Contrary to our results, Guzzo et al. found no difference in HDL-C and TGs between AGA cases and normal controls. This inconsistency may be partially attributed to the different target populations studied and to the failure to control other confounding factors, such as family history and smoking status.
In the current work, MS was significantly associated with AGA group when compared with control group. A similar finding was previously reported by Acibucu et al. Previous studies reported an increased risk of CAD in AGA cases than in normal controls.  Whether this is due to MS or dyslipidemia due to high androgen levels, needs further prospective studies to be proved.
The pathophysiological link between MS and AGA is not yet well understood. IR associated with AGA has previously been reported and might contribute to this association. 
In the present study, mean value of fasting serum insulin was significantly higher in AGA cases than in the control group. Similar result was reported by Matilainen et al.
Insulin is found in hair follicles and may play a role in the regulation of androgen metabolism and the hair growth cycle, which are relevant to the loss of scalp hair in male-pattern baldness.  Hyperinsulinemia (fasting or postprandial) has been shown to be a risk factor for CHD, accelerates the development of atherosclerosis, and prevent atherosclerotic plaque resorption. 
The present work showed that 35% of cases and 19% of controls had IR with significant difference between both groups. Going with that, González-González et al. and Mumcuoglu et al. found a relationship between IR and early baldness. Hirrso et al. demonstrated a reduction in insulin sensitivity in males with AGA. Conversely, Nabaie et al. could not demonstrate a significant difference between AGA cases and control subjects with respect to levels of fasting insulin and IR. Abdel Fattah et al. concluded that there is no true association between AGA and insulin resistance, but their coexistence with MS could contribute to worsening of AGA. Further large-scaled studies are required for more clarification.
IR plays a pathogenetic role in the miniaturization of hair follicles. Vasoactive substances associated with endothelial dysfunction in IR lead to microcirculatory disturbance, perifollicular vasoconstriction, and proliferation of smooth muscle cells in the vascular wall. This condition leads to microvascular insufficiency, local-tissue hypoxia, and progressive miniaturization of hair follicles.  Hyperinsulinemia play a role in local androgen production, whether de novo from cholesterol or by locally converting testosterone to DHT.  DHT inhibits adenyl cyclase activity, and is able to curtail the anagen cycle and could be responsible for the miniaturization of follicles in AGA.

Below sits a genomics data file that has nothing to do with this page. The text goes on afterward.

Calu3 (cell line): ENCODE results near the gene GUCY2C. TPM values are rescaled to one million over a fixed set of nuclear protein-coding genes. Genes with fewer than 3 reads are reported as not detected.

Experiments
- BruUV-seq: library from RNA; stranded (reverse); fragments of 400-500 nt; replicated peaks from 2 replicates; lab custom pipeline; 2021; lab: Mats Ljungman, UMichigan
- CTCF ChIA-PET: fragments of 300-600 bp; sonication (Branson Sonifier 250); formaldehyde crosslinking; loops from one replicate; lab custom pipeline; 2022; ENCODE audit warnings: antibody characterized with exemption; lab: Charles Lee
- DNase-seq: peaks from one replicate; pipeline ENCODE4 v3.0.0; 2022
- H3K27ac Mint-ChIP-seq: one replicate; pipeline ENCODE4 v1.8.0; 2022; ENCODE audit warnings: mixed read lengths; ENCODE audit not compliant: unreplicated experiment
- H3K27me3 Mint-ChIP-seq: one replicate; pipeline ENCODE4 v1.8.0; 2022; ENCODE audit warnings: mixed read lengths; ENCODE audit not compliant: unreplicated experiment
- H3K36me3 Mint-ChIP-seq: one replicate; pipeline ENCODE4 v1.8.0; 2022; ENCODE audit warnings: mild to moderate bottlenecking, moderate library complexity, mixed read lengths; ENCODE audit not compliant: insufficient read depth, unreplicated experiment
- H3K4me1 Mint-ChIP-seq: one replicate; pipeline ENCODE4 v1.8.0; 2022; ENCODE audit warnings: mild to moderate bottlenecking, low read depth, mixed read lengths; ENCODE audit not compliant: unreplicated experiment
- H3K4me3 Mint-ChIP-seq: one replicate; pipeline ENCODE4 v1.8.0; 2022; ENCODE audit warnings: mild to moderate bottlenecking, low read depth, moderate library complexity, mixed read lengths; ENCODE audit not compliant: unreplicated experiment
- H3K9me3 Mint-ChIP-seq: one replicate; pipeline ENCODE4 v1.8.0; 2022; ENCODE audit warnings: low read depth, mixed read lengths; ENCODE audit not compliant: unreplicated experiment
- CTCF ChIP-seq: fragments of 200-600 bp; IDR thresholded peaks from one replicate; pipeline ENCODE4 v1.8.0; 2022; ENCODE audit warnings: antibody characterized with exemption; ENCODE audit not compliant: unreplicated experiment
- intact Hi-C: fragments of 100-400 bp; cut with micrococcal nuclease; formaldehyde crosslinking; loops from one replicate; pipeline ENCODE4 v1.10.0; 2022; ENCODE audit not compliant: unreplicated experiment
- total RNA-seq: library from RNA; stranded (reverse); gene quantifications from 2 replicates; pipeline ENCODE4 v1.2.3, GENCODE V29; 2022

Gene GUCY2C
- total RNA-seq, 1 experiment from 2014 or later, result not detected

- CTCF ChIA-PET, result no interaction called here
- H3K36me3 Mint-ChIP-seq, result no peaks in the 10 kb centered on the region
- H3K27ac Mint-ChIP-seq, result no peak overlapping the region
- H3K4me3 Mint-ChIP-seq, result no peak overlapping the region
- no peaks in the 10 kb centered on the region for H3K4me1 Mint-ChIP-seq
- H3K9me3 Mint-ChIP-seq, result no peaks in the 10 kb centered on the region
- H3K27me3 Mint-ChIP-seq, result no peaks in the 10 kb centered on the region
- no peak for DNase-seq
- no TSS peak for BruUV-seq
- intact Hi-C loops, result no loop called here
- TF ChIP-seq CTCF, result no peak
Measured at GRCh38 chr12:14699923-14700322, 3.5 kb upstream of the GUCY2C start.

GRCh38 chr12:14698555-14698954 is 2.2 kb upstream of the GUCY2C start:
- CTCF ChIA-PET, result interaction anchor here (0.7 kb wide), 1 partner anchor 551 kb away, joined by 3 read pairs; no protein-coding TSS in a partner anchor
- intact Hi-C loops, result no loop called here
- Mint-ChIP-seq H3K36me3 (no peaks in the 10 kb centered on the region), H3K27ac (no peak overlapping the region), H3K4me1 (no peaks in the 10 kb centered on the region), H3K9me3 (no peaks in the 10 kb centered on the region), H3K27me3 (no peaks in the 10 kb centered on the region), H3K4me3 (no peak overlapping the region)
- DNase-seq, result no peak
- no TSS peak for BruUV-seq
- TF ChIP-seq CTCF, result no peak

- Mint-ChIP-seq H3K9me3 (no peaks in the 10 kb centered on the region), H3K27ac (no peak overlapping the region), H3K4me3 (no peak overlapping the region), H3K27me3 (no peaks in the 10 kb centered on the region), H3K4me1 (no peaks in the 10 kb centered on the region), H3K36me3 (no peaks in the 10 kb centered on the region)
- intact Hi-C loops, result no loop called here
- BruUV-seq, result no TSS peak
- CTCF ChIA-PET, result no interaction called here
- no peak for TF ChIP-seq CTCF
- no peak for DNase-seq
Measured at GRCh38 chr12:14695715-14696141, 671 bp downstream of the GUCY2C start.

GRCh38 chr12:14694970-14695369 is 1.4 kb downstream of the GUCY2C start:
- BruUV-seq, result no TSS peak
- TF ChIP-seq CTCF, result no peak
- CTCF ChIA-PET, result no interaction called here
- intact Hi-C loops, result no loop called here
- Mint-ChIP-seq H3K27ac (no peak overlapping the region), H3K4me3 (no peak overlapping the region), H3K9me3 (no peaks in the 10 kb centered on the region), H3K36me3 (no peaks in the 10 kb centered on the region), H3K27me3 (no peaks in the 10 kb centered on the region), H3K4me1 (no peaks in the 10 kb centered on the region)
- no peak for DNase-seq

In addition, IR leads to the generation of inflammatory mediators and endothelial dysfunction.  Insulin increases the release of nitric oxide (NO) from the endothelium at the physiological levels. An increased risk of atherosclerosis in IR cases is thought to be related to the loss of insulin's effects on NO expression. 
Analysis of age-specific prevalence of MS in AGA patients was in favor of the age group from 46 to 55 years. Su and Chen  reported a nearly similar outcome. The age-specific prevalence of IR was in favor of age group > 55 years. This agreed with previous reports, that mentioned increased occurrence of IR with advancing age. 
Our results showed that MS-positive cases tended to have an early-onset AGA, an observation previously reported.  This finding may support the hypothesis that early AGA could be a clinical marker of IR.  Whether IR induces or promotes AGA needs to be clarified by further studies. Therefore, cases with early-onset AGA should be assessed for components of MS and IR for early detection and control of cardiovascular risk factors.
In the present study, waist circumference was the most significant risk factor for developing MS. Su and Chen  reported that the most significant association was observed between HDL-C level and AGA in their studied population. Conversely, Yi et al. reported nonsignificant association between all components of MS and AGA. 
In summary, MS is significantly associated with AGA particularly, early-onset alopecia. IR is mostly the underlying pathologic mechanism. More prospective studies are required in order to objectively clarify whether the increased risk of CHD in AGA can be attributed to dyslipidemia due to androgens, IR alone, or MS due to IR. Early-onset AGA patients should be closely followed-up in the long term, particularly for CHD. These data may raise awareness in susceptible individuals that lifestyle changes (weight control, exercise, and eating meals with a low glycemic index) in early life can reduce the risk of CHD.
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[Table 1], [Table 2], [Table 3], [Table 4]